On more personal levels we rediscovered untold joy in our immediate surroundings, in slowing down, in learning to be more self sufficient, in feeling grass between our toes and basking in the sun, in spending more quality time with loved ones. We found new meaningful ways to connect with others, embraced long forgotten hobbies, realised how little we need to thrive as human beings. Our communities blossomed with neighbours looking out for one another, helpers springing up from every nook and cranny. Not to give the pandemic too much credit but many of us learnt how to totally redefine ourselves in little lives that no longer included a 9-5 as the main anchor point.

Of course by ‘us’ I mean ‘me’ and by ‘learnt how to totally redefine ourselves’ I mean ‘floundered for a long time, suffered almost crippling bouts of doubt and uncertainty, almost single handedly kept Thatchers in business, started watching The Walking Dead again – ditched it 10 mins in – waaaaay too soon, read a lot, created almost nothing and lived braless in dungarees’. But I digress.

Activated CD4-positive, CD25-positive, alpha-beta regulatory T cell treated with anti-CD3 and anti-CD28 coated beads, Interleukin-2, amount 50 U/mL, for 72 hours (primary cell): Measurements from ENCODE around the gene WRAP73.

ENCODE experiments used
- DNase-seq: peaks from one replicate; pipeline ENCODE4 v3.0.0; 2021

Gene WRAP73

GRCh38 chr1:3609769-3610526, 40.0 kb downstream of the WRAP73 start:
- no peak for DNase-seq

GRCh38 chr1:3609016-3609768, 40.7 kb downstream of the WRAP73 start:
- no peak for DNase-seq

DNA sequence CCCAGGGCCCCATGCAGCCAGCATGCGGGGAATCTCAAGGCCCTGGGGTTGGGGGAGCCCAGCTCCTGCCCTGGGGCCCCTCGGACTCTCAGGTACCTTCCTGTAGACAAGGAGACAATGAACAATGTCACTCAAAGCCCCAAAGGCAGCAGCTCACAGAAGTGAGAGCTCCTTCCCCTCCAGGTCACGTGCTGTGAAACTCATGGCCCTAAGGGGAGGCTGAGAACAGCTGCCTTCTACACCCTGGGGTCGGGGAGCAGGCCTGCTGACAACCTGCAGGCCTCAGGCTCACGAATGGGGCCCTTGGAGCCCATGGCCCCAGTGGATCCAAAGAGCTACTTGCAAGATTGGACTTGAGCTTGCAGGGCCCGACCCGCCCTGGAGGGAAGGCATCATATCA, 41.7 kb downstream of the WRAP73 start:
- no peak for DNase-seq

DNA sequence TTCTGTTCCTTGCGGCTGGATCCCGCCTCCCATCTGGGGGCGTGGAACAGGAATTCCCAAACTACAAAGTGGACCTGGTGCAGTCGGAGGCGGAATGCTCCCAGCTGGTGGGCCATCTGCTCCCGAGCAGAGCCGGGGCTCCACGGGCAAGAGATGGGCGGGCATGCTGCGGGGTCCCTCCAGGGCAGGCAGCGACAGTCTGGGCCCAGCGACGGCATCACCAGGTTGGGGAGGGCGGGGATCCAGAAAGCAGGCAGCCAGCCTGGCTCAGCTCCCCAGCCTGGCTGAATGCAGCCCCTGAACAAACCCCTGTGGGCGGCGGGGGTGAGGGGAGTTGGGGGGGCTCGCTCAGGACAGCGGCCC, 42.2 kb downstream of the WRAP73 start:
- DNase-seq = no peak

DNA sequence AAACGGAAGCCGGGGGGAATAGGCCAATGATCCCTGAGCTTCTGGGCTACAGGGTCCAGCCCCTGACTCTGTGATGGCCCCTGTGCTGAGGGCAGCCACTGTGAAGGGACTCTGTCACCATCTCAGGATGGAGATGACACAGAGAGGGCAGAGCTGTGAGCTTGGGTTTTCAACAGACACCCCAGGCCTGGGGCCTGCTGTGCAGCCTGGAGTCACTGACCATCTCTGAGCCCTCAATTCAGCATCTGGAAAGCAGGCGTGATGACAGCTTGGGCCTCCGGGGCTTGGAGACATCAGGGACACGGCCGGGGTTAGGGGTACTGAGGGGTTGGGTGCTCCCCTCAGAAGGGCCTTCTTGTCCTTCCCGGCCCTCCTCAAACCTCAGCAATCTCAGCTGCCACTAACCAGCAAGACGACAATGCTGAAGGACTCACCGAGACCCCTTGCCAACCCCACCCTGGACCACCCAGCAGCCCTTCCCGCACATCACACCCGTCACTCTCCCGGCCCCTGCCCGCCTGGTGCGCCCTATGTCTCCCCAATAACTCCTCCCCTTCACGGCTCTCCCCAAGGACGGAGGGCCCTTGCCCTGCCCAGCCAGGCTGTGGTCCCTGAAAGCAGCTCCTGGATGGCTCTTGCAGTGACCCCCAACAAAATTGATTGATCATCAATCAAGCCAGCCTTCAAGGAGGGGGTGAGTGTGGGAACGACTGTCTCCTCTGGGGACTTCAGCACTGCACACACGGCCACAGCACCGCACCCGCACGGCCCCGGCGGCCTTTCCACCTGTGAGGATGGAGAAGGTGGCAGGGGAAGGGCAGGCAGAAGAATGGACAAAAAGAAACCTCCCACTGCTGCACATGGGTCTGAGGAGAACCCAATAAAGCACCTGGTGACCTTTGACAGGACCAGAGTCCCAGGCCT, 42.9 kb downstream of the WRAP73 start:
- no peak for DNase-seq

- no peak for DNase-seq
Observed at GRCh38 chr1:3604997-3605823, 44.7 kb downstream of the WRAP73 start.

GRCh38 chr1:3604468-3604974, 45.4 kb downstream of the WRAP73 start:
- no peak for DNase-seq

But what now? How do we ensure that the ‘new normal’ loses its quotation marks and prefix and just becomes the way it is? Dungarees included.

I cannot speak for the rest of humankind but I do know that, amidst the fear and cider, the last few months has changed me in ways I couldn’t possibly have anticipated and given me space to take stock which is a rare gift.

I’ve rediscovered a resilience I thought I’d lost (yes, it wobbles but it’s there). I found time and space to consider the life I’d like to lead going forward – trying to figure out how to pay my bills in this new normal without chipping away at my soul to do it. Spent a lot of time thinking about this little internet space and how to use it to both meet my creative need and offer something of value to the people who still somehow end up here. Tried to re-prioritise the things, people and experiences that spark joy whilst bumping those energy sucking elements down the list. Found peace by the water and in the fields with my unruly pack of dogs. Re-affirmed my love of yoga and unwrapped a thrill in teaching it I wasn’t sure would ever surpass the fear in doing so. Soaked up the gentle comfort in the many golden sunsets that just kept rolling in. Got to know my local shopkeepers better than ever before as we all tried to support one another.